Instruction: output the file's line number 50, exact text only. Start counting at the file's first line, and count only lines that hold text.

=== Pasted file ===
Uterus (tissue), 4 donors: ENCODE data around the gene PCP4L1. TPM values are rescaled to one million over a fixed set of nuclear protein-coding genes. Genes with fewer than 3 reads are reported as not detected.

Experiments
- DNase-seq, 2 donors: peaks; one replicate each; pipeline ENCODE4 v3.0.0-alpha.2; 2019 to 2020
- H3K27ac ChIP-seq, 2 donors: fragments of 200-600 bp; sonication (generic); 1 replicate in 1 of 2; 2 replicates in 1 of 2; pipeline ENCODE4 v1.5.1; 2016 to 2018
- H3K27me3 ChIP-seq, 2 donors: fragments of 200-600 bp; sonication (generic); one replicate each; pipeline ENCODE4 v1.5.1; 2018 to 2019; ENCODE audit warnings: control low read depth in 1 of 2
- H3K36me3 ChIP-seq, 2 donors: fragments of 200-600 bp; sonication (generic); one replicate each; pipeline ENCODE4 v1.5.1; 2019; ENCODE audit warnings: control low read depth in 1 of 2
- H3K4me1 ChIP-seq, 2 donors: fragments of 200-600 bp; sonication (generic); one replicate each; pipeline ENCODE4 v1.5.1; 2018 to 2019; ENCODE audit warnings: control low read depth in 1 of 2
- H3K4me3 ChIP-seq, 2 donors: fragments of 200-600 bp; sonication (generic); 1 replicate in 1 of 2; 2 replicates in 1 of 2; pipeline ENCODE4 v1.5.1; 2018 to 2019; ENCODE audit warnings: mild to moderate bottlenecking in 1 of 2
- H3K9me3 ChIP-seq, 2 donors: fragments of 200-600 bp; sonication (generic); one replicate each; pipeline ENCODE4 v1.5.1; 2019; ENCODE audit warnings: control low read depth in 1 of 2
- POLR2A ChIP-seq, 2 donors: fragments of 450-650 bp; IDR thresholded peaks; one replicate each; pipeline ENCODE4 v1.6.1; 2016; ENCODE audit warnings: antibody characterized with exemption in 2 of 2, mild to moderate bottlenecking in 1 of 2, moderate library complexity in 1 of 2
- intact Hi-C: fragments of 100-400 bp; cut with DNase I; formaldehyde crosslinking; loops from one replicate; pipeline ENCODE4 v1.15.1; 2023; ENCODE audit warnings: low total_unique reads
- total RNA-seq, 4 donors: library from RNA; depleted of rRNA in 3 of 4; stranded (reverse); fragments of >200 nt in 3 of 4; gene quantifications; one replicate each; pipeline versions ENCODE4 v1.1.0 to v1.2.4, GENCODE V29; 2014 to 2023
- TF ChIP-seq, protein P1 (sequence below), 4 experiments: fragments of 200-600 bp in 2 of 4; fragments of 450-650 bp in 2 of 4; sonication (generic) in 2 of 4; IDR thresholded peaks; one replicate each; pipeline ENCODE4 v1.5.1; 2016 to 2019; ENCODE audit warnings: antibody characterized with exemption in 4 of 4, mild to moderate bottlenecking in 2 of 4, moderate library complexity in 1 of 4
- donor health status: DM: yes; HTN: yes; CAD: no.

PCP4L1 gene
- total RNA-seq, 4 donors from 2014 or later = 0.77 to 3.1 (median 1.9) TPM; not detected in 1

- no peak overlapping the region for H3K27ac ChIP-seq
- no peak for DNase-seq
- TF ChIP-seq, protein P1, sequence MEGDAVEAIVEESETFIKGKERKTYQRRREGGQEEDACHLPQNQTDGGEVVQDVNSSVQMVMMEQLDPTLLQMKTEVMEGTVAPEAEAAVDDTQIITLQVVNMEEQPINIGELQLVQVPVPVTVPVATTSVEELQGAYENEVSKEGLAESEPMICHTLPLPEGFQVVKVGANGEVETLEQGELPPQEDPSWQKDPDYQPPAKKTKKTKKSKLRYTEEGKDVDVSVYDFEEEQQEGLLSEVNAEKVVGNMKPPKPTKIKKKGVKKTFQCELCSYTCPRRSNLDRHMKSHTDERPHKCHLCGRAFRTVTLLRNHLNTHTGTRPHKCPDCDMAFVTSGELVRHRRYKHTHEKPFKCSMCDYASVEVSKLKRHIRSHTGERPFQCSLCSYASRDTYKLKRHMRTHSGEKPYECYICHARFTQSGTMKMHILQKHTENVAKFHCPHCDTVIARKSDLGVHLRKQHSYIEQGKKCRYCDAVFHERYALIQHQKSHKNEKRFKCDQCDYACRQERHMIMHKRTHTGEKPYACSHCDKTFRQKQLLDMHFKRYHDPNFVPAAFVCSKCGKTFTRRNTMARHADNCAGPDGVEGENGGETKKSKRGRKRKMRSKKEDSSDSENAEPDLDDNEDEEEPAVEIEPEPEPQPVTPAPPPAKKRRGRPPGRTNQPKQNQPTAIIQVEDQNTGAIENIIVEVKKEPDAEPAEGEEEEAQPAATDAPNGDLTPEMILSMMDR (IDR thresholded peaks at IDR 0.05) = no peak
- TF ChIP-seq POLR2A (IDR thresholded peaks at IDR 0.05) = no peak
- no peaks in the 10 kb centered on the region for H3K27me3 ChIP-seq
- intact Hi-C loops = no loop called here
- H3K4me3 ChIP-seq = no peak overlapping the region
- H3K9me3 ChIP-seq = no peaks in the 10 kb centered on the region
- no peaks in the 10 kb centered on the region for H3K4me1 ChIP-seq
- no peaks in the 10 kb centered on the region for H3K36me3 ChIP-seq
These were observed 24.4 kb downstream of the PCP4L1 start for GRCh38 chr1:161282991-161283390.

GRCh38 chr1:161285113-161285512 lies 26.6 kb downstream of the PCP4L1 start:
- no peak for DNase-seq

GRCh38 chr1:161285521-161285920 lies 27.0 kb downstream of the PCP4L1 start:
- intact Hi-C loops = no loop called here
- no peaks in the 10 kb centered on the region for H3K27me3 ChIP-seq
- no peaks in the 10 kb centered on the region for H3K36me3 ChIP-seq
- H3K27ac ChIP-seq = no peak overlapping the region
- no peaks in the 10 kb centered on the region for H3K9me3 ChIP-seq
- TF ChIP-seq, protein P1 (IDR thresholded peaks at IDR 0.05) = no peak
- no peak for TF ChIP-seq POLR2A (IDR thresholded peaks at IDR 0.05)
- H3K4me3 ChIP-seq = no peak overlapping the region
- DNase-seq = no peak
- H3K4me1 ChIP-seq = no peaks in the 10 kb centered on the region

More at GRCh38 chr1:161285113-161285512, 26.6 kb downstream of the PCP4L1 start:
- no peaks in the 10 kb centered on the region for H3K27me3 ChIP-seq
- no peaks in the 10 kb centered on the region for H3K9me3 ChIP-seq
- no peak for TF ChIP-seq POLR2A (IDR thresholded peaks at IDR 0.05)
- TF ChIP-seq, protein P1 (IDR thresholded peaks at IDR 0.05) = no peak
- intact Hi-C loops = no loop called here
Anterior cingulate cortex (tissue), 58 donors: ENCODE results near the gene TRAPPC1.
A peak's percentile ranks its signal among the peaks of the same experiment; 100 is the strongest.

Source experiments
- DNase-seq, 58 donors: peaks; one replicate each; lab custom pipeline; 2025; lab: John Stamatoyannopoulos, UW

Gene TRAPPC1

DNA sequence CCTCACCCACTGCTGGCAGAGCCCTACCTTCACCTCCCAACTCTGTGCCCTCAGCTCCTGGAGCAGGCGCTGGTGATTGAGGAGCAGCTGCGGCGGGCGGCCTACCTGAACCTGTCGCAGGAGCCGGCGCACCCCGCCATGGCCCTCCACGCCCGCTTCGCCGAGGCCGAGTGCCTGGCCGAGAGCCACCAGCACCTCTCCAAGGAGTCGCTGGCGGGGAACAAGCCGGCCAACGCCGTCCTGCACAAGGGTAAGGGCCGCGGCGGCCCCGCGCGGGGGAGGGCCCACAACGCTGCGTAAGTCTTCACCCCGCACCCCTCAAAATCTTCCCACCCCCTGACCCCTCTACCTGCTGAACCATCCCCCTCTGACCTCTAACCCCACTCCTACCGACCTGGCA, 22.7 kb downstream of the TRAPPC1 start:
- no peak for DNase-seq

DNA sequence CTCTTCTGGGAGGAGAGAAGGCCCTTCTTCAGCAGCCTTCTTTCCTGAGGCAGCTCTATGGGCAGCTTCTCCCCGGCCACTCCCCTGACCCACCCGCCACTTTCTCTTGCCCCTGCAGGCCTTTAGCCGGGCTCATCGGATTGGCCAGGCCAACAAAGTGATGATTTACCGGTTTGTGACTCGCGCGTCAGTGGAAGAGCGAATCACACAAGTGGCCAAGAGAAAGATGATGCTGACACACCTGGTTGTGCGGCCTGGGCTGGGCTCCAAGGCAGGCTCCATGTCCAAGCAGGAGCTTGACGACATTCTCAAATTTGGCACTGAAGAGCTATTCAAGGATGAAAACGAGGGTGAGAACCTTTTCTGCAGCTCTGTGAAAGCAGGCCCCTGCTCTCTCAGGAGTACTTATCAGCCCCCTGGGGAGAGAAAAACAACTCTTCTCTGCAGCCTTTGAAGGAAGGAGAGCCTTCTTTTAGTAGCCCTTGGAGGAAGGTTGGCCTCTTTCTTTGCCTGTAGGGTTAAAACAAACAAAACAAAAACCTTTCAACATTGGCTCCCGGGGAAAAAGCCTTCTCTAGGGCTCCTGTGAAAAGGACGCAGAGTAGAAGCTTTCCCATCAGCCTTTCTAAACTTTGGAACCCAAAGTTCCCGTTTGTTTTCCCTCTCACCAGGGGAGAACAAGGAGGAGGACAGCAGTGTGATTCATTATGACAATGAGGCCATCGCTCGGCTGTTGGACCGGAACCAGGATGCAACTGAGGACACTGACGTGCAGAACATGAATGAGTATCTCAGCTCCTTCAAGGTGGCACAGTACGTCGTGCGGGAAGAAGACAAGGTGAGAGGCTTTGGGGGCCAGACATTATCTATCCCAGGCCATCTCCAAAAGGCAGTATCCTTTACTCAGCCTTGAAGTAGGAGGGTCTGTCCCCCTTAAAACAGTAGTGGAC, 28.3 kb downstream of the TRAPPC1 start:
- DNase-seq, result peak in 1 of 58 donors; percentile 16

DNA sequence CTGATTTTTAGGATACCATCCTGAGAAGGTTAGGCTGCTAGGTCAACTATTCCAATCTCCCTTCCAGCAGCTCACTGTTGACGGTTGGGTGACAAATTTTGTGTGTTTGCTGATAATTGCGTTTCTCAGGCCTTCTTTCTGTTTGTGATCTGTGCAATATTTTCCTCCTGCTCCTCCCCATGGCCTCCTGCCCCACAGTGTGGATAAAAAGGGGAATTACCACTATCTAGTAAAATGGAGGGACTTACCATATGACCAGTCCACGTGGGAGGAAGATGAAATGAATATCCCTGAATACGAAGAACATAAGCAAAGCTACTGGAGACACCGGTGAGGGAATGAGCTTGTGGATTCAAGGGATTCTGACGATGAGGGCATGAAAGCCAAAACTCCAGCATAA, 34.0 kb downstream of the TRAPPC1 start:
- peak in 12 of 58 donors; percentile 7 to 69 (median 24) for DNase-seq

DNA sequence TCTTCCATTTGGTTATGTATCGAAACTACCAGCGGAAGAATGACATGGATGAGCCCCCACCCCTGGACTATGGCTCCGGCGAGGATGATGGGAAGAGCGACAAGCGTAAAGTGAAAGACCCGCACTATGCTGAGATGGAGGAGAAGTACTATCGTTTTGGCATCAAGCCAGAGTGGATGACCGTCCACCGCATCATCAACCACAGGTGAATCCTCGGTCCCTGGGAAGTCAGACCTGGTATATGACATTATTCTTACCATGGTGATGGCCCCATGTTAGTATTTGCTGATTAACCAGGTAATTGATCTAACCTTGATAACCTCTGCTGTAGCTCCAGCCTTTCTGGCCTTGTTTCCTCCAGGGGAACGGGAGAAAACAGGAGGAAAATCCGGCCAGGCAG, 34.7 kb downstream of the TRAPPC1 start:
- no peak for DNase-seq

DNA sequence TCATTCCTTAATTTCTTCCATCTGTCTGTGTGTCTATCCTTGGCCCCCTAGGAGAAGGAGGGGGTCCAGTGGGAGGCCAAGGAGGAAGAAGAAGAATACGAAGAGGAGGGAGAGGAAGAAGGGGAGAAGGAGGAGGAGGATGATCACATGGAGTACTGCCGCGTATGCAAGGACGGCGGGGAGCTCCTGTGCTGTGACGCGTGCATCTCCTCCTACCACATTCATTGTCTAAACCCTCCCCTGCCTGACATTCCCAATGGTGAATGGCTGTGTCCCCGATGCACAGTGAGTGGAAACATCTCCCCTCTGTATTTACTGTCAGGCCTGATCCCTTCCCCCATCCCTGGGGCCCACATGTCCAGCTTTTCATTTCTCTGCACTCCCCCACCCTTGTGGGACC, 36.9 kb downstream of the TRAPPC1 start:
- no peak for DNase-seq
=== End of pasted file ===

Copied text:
- DNase-seq, 58 donors: peaks; one replicate each; lab custom pipeline; 2025; lab: John Stamatoyannopoulos, UW